The Power of Off
IT technology innovation can go hand in hand with meeting environmental and business sustainability targets. Management and staff at IAG's IT data centre at Burwood East in Victoria see sustainability as integral to their operation - not a separate issue or an add-on.
IT servers are major consumers of power, and IAG's IT data centre at Burwood East in Victoria has found innovative ways to contribute significantly to IAG lowering its Australian energy consumption by 14% in 12 months. In the process, it's also unleashed the enthusiasm of employees to help make a difference.
A sustainability team representing the 200 staff at the centre devised a sustainability action plan that since its implementation has:
- Reduced water consumption by 47% in 2006/2007 compared to the previous 12 months, representing an annual saving of around 1,000,000 litres;
- Reduced electricity consumption by around 12%;
- Assisted the OH&S committee;
- Helped other groups develop their strategy and business cases; and
- Improved awareness of sustainable practices and what sustainability means.
Andrew Cresp, Head of Infrastructure, Technology Services, pays tribute to staff efforts. "It is great to be leading Australia in technology innovation, and even better in how it aligns with our sustainability targets."
"Sustainability is part of what we do - it is not a separate issue or a series of isolated actions," according to David Wait, Data Centre Facilities Manager and Chair of the Sustainability Team at Burwood. "Living near Ballarat in Victoria, the issue of climate change really hit home coping with Stage 4 water restrictions brought on by water storages dropping to nine percent earlier this year. Questions from my seven year old son made me realise his awareness of our environmental challenges was challenging my thinking. I started to realise that sustainability is all about managing risk. Both in our businesses and our communities," said David.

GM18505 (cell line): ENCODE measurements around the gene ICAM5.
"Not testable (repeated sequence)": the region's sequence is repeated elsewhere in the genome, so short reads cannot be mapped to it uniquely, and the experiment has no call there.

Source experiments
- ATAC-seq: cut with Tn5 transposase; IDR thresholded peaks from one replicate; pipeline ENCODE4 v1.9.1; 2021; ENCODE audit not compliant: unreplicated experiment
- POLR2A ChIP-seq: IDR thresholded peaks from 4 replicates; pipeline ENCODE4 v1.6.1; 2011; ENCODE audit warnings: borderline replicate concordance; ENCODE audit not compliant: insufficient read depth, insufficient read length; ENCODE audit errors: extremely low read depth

David found that once he started developing ideas to reduce environmental impact at work, lots of other people at the data centre put their hands up to get involved. "You don't have to look far to find people at work who are passionate about these issues," said David. "It really motivates people to be doing something positive for society and the environment, and at the same time we're seeing great business results from our activities."
The data centre has reduced its server count from 1,500 to 900, meaning outstanding results in reducing power use, reducing heat output in the centre, and freeing up additional space. It has also reduced pressure for a costly data centre upgrade and reduced ongoing hardware costs.
"It was great to be able to help the server team out with developing their business case," said David Wait. "We have helped the business to de-activate screensavers on IAG's desktop and laptop machines which will see further major gains. On average each desktop machine runs idle with a screensaver for 3.75 hours a day. This equates to approximately 110 MW of electrical energy annually or, in practical terms, enough power to run the whole data centre for 5.5 days a year or the power needed for a typical suburban home for 5,500 days."
It's these types of smart initiatives, driven by passionate and innovative people like David Wait and the team at the Burwood data centre, which are helping us run a sustainable business; and creating a strong legacy for our children at the same time.
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IT technology innovation can go hand in hand with meeting environmental and business sustainability targets.